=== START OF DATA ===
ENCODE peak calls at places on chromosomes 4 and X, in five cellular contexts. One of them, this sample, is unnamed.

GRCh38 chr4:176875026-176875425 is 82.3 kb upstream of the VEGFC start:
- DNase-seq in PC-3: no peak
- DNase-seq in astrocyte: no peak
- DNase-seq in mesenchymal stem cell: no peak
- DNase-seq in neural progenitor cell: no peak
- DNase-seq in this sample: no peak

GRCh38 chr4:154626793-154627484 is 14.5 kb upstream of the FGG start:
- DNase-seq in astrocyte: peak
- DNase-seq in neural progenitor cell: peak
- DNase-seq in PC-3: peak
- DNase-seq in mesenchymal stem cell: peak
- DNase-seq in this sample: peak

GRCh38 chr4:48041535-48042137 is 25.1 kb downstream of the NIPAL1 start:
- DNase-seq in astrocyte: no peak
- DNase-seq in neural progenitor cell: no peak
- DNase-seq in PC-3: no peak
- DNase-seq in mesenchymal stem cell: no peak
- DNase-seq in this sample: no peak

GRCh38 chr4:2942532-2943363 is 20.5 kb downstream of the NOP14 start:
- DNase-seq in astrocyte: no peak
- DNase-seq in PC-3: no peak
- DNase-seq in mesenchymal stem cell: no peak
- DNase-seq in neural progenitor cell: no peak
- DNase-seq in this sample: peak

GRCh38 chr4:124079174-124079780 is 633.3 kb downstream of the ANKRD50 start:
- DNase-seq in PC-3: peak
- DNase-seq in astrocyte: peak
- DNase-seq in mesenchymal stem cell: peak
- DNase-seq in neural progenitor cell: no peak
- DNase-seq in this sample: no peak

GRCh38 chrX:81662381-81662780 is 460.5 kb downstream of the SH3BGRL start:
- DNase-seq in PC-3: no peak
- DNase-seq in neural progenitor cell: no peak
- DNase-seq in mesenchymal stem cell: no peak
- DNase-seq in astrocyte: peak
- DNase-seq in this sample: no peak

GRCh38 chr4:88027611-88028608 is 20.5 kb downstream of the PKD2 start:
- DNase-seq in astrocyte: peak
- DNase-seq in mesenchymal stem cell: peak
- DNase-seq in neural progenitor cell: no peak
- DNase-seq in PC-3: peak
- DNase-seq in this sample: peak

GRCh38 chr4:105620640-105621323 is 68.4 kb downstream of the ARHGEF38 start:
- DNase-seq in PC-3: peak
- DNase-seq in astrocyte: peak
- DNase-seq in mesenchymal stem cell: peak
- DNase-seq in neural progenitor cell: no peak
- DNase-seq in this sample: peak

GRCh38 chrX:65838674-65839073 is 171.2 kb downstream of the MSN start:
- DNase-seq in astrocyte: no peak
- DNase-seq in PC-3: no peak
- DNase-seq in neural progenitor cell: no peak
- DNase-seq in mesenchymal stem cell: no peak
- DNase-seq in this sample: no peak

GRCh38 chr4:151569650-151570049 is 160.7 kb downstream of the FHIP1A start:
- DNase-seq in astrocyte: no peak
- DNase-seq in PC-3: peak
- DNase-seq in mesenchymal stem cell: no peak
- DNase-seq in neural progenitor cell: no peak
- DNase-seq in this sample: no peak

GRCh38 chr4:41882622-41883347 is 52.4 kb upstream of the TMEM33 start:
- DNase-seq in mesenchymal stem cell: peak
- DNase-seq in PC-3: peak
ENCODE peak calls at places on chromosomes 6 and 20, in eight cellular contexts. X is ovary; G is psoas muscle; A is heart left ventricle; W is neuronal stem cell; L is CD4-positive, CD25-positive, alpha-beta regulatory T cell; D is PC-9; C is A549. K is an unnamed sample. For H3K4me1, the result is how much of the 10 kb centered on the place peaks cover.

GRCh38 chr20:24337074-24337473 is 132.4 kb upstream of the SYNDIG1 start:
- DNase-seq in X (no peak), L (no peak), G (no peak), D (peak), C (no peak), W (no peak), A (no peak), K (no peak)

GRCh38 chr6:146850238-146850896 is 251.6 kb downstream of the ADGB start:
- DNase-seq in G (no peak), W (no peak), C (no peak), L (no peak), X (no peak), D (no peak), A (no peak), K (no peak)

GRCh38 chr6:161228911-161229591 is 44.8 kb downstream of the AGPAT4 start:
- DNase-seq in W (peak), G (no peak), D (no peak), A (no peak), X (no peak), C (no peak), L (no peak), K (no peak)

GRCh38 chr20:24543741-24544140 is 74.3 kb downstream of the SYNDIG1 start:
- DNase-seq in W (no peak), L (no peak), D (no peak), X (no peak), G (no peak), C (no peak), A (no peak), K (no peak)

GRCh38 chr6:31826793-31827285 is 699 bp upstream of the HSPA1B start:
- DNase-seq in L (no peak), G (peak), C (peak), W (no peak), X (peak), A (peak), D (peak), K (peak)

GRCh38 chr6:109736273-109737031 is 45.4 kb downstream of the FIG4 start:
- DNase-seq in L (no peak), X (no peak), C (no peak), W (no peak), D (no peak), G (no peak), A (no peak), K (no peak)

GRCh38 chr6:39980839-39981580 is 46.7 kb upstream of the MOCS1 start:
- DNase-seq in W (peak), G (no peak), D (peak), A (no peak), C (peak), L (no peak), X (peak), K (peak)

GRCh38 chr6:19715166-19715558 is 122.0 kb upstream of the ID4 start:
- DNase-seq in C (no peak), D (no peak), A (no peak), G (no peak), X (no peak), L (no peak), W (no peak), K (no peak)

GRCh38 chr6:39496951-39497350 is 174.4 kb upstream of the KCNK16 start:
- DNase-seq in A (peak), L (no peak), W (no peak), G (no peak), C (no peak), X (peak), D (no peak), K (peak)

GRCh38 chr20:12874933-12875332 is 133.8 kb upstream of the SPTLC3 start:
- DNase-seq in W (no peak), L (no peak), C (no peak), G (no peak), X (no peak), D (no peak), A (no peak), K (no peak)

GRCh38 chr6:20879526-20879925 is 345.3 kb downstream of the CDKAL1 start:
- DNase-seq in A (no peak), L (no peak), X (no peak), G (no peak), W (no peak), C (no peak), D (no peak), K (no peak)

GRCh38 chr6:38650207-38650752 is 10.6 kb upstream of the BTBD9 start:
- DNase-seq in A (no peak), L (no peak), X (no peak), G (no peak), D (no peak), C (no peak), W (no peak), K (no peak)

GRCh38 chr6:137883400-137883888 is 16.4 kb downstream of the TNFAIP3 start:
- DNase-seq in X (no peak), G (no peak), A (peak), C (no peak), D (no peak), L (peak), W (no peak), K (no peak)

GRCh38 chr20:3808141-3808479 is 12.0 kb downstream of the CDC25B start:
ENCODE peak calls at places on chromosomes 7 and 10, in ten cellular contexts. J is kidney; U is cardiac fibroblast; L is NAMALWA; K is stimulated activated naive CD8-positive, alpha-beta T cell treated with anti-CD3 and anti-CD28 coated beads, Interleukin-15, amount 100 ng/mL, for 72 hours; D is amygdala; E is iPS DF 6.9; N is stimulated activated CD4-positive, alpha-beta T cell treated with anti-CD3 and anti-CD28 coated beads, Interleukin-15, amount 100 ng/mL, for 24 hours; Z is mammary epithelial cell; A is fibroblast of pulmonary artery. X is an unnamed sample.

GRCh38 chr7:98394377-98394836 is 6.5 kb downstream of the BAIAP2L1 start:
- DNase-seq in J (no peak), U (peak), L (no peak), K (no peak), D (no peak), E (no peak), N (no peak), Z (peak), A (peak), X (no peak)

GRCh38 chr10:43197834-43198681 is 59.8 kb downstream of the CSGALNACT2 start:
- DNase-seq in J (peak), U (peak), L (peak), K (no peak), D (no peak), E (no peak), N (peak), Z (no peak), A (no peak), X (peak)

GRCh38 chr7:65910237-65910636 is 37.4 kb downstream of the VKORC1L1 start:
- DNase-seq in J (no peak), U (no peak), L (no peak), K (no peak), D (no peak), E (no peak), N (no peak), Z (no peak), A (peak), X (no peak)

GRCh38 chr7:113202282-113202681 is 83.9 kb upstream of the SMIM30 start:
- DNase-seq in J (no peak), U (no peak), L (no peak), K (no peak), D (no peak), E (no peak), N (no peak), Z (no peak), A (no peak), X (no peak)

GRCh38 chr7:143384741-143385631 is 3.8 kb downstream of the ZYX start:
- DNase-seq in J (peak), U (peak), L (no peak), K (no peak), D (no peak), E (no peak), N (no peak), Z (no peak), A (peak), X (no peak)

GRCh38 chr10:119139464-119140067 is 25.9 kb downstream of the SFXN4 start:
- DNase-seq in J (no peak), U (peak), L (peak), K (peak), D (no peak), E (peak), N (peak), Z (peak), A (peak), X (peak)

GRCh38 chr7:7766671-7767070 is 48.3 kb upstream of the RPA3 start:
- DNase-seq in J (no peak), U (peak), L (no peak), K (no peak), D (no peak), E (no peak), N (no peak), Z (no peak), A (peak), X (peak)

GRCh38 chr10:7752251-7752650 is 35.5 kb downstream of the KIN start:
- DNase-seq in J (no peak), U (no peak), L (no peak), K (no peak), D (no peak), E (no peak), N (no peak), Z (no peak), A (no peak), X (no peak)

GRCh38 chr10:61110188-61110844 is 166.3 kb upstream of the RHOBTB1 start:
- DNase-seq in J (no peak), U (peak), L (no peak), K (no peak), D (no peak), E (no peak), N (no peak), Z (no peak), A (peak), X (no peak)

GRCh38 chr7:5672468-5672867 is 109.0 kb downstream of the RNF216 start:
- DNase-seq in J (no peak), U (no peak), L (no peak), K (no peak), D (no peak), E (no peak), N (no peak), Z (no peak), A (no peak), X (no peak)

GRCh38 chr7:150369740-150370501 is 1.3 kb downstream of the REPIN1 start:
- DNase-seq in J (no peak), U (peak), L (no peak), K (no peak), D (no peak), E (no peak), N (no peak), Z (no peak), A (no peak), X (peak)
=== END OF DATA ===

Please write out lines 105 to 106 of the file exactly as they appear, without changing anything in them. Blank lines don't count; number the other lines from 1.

- DNase-seq in J (no peak), U (peak), L (peak), K (peak), D (no peak), E (peak), N (peak), Z (peak), A (peak), X (peak)

GRCh38 chr7:7766671-7767070 is 48.3 kb upstream of the RPA3 start: